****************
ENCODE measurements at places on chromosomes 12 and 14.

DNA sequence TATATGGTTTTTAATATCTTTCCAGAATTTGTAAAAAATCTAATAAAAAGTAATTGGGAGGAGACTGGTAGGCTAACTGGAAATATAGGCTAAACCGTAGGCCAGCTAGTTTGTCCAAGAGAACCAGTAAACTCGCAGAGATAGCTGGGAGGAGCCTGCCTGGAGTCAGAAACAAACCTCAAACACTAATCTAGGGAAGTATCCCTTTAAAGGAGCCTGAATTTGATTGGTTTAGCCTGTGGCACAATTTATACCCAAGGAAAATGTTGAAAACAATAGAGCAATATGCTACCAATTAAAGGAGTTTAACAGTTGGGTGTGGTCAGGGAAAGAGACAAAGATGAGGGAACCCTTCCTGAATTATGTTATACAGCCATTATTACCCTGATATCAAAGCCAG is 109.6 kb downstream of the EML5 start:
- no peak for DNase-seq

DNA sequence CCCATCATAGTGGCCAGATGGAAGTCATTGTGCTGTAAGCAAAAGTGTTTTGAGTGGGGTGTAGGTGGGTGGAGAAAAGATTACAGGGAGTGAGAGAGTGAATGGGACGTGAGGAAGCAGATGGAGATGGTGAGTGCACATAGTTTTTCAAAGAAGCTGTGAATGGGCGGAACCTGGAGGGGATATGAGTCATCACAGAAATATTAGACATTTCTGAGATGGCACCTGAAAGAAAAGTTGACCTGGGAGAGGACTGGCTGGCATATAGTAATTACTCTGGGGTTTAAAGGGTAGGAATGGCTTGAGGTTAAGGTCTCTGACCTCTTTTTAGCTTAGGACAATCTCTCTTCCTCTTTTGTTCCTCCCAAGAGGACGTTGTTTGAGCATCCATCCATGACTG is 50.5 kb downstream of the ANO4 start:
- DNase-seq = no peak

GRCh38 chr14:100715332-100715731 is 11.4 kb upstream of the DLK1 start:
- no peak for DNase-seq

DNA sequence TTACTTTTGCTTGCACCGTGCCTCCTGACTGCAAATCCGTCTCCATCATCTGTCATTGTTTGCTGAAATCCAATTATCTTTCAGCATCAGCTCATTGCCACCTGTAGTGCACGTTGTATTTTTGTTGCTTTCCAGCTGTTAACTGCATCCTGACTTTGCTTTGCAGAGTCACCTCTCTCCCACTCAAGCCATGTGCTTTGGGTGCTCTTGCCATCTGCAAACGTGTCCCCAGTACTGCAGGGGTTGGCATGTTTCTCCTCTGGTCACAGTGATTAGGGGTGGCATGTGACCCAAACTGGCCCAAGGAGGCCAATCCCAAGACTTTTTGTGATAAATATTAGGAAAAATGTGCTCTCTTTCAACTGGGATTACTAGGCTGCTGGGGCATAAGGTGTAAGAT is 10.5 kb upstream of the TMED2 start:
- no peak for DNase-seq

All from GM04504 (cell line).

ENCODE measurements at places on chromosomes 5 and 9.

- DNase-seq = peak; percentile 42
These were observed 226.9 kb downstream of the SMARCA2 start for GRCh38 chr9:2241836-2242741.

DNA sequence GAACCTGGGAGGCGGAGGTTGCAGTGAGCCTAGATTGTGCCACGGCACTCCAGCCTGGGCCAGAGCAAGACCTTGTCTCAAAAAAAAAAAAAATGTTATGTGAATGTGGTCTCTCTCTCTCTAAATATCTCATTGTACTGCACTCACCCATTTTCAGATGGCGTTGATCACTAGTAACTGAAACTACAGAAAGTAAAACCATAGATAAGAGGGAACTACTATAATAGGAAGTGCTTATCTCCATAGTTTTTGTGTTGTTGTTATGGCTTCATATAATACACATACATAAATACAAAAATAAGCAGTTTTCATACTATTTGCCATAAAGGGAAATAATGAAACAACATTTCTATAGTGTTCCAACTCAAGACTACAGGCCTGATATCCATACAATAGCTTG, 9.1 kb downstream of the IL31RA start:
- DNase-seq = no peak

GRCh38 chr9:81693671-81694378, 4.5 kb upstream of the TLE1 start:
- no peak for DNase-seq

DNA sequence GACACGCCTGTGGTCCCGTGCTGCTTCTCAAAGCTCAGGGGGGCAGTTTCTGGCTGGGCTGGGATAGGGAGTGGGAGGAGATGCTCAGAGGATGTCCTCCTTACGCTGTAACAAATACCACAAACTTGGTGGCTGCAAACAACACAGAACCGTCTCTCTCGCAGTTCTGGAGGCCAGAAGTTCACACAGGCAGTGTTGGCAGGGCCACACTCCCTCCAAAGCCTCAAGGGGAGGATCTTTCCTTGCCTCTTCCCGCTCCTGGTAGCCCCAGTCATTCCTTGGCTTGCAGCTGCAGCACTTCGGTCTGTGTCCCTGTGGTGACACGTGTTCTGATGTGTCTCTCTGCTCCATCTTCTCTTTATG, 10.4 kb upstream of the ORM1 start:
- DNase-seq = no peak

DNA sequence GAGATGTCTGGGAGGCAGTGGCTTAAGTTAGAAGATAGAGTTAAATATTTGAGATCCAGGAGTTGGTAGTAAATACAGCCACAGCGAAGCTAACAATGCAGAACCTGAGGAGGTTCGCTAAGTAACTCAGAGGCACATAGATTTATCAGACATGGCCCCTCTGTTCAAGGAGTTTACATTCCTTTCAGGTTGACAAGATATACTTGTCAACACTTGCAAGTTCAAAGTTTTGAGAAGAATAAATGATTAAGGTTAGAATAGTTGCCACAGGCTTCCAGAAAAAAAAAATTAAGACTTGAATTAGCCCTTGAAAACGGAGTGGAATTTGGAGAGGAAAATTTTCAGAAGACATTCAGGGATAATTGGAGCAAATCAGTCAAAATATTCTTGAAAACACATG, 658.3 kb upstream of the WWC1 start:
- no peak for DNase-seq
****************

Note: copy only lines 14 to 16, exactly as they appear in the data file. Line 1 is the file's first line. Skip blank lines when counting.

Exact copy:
DNA sequence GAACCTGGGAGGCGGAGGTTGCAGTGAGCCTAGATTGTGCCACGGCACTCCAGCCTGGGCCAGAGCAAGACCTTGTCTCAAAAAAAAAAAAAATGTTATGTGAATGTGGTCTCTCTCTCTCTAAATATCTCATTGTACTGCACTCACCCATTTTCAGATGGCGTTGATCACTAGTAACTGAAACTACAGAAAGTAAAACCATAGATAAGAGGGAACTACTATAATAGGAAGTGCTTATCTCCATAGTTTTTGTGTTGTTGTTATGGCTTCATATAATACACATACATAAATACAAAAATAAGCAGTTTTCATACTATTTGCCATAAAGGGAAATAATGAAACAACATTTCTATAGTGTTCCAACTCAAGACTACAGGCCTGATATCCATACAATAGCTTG, 9.1 kb downstream of the IL31RA start:
- DNase-seq = no peak

GRCh38 chr9:81693671-81694378, 4.5 kb upstream of the TLE1 start: